I got a lung infection from my heart, actually. And I still have the lung infection. It’s this thing called histoplasmosis, so I’m on these hideous meds that I have to take for like a year…they’re just huge, and they have these little white beads in them. And the first time I had them, I vomited, and there were these little white beads everywhere. It was gross!
I got the infection right after Thanksgiving. And then I had a fever of 105 for 28 days.
I was pretty mad actually…I know I’d rather have the lung infection than rejection, but it’s kind of just annoying to think I might have it for the rest of my life.
Wasn’t taking my meds
I have been having problems- I wasn’t taking my medications like I was supposed to and I was running away. In the end I got placed in the hospital because I wasn’t taking my meds and they were concerned. Ever since then I have been stable and trying to get out of this mess. I am going to my monthly appointments at the hospital and taking good care of myself. When I went to one of my appointments they had some heck of a news for me- they told me I may need another transplant within another year but if I don’t show them I can take good care of myself by taking my meds, eating well, getting good rest and being stable, they will not give me the other heart if I need it. If I show them I can be stable for 6 months they will put me on the transplant list. Ever since March I have been on the transplant list.
That other thing that makes you different
Two years ago about now, I had to get a central line put in for photopheresis, I had to get my tonsils and adenoids out, I had an open lung biopsy at one point…it’s just kind of the maintenance that it requires that’s difficult sometimes.I had to go through, like, all of
I had to go through, like, all of seventh grade with a central line in and it was a huge thing. So I had to get a rolling backpack that I had to bring from class to class, and middle school is hard as it is, to have that other thing that makes you different from the crowd!
I was really mad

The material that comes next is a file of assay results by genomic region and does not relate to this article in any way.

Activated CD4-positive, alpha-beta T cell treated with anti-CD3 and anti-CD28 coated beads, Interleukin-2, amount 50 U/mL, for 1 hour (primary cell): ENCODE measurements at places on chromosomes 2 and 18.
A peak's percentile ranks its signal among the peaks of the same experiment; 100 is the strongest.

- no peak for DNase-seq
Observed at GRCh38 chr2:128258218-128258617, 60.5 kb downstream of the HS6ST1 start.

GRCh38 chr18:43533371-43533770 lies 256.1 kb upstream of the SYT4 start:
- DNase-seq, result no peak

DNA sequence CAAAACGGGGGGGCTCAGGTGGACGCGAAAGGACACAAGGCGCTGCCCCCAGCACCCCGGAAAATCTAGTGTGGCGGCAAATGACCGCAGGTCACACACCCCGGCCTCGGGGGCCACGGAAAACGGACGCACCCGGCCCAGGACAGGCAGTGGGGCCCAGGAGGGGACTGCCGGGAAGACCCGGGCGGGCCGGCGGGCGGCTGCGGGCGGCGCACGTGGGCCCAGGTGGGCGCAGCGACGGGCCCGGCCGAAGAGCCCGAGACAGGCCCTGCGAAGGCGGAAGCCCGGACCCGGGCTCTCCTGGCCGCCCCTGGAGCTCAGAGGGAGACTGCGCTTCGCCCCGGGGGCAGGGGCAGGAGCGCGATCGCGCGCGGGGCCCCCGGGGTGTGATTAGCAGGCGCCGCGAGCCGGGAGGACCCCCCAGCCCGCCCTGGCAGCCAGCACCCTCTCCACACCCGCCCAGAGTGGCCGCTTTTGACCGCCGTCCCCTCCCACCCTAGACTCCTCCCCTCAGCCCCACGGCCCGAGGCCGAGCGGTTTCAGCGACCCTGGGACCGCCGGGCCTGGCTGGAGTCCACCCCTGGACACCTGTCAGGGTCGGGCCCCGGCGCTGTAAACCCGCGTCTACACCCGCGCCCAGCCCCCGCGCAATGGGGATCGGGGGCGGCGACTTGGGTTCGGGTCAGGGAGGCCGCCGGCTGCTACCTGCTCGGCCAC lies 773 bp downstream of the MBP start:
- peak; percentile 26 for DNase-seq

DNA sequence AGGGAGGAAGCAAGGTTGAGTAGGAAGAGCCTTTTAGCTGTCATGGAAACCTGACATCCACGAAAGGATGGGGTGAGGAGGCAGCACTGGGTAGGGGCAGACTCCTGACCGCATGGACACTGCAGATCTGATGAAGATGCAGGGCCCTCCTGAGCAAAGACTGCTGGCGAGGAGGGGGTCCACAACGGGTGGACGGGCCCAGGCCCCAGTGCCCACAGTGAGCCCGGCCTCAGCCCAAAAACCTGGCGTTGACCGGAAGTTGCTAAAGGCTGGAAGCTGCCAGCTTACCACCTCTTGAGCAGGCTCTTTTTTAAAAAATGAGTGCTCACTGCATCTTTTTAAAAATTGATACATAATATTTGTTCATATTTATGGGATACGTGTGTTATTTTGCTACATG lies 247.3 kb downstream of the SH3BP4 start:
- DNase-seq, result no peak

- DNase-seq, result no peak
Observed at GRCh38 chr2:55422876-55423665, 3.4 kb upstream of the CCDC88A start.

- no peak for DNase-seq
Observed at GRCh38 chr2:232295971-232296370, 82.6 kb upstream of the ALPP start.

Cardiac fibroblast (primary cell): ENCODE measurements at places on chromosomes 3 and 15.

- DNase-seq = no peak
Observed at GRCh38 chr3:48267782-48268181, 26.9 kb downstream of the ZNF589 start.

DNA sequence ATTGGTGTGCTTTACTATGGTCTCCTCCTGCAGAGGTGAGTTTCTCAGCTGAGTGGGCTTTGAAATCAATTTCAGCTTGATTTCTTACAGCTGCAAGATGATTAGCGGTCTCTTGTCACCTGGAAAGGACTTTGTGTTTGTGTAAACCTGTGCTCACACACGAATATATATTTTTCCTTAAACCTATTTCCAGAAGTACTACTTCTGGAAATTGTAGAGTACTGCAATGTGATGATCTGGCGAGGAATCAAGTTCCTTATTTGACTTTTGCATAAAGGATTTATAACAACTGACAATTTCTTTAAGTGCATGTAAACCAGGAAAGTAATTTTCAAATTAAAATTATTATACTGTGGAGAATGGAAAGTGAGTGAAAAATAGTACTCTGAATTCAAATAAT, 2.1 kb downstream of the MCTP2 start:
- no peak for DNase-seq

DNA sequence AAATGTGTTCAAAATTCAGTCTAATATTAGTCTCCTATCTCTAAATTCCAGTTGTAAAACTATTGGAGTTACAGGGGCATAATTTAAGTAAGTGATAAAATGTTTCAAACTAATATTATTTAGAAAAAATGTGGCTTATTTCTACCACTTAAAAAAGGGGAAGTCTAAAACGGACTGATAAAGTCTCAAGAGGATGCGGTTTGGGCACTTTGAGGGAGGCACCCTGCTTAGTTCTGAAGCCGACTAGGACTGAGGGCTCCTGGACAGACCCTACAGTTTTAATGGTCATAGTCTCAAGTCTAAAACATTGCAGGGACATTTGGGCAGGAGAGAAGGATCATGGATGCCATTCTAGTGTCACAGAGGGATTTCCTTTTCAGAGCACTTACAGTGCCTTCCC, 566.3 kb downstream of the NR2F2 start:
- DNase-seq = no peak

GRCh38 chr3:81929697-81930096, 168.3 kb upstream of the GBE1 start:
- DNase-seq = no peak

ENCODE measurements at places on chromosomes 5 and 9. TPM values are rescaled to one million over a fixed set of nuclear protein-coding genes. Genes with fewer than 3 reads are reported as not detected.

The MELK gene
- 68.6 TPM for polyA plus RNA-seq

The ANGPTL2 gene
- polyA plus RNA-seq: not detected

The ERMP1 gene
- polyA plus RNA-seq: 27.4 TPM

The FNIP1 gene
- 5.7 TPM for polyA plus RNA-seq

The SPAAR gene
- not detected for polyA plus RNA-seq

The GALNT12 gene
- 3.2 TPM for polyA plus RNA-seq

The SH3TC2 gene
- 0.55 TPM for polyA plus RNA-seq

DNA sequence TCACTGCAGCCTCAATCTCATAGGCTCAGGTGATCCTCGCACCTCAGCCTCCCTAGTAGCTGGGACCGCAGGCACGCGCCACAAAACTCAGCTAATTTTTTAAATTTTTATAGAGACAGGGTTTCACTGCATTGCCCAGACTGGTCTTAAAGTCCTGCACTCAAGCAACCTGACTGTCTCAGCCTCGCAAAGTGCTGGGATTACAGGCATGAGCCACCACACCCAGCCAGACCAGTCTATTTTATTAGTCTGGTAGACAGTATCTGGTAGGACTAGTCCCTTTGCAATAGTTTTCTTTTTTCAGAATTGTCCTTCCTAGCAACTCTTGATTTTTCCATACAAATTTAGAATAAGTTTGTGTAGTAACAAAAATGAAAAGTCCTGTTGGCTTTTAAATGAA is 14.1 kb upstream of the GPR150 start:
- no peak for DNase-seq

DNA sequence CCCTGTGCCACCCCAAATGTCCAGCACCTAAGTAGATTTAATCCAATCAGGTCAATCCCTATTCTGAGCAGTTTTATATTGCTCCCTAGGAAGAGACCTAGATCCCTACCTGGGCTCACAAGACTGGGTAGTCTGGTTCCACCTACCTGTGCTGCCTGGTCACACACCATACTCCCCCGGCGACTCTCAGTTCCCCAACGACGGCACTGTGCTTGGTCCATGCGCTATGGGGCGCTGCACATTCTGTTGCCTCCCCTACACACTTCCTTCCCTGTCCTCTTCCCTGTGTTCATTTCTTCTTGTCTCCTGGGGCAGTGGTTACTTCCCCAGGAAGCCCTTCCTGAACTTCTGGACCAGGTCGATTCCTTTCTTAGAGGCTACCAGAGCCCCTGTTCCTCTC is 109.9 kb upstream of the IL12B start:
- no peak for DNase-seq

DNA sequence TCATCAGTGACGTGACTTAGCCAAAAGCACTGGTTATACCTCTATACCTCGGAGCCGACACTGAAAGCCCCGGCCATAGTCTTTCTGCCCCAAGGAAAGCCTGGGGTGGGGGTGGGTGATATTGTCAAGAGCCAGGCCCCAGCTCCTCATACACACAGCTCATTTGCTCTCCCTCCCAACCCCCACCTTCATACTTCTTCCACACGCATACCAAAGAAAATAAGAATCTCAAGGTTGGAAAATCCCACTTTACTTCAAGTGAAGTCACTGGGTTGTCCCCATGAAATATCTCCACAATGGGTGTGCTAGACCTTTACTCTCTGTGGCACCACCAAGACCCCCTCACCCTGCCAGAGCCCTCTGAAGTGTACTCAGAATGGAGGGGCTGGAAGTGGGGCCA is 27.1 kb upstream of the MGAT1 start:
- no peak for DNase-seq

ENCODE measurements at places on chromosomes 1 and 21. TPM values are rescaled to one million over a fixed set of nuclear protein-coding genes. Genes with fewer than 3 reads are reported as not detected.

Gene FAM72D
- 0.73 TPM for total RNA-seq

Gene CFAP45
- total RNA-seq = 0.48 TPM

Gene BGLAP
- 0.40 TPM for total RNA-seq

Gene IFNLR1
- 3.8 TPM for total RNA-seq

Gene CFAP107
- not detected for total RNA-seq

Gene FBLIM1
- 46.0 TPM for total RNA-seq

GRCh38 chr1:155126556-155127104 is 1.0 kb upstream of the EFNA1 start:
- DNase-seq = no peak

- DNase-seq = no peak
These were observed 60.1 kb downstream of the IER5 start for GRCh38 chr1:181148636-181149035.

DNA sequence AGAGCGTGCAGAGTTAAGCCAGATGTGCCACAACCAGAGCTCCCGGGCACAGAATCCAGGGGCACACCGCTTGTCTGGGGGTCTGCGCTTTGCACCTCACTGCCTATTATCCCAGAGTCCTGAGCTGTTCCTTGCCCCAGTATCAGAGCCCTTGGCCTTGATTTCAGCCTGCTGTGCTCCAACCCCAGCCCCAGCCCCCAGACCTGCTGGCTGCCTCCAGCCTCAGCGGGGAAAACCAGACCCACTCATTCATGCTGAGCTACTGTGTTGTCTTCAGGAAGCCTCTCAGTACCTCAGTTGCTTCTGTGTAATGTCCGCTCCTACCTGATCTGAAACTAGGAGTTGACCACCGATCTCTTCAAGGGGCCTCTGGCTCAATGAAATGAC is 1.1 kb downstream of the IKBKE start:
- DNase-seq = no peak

Jess: I was mad. I was really mad, only way I can put it, I was mad. I wanted [my new lungs] out of me and I was like, “I want my own lungs back. I don’t care, I want them back.”…I was mad at the lungs. I was like, “Why aren’t you working? You’re supposed to be working!”…I kind of kept it locked in, until somebody got me really mad, and then I’d just snap off at them. Then, like, “Oops, sorry!”
Mom: She would shut down a lot, especially when it came to PT. We sat in the hallway once for two hours.
Jess: Yeah, it’s like, “Why am I doing this, if I’m just going to end up on vent two days later? I’m not going to build all this energy to waste laying in bed.”
It took a while for me to actually get up and do stuff. I fought them really hard.
Jess, 18 and mother
When I was in fourth grade, I had an abscess form in my liver, which became infected. I was very, very sick and had to go to the hospital for a long time, a couple months.
They treated it with tubes, antibiotics, that kind of thing…I was frustrated. I couldn’t really do anything about it – you’re too sick to do anything.
It didn’t fix it completely
Walter: Going home was really nice. I couldn’t be in contact for six weeks with anybody, so it was kind of far away, but then at six weeks I got a blood clot. So that happened, and then that, like, stopped my bile ducts, not completely, and that’s why I’m back here. And then I also between that time had a hepaticojejunostomy.
My numbers have gone way down
The blood clot affected my bile duct mostly, so they put this drain in to help make them flow, and I had a little bag that would drain the bile out of me. So it lowered, like, all of my numbers. Now we’re seeing if it can drain by itself without problems.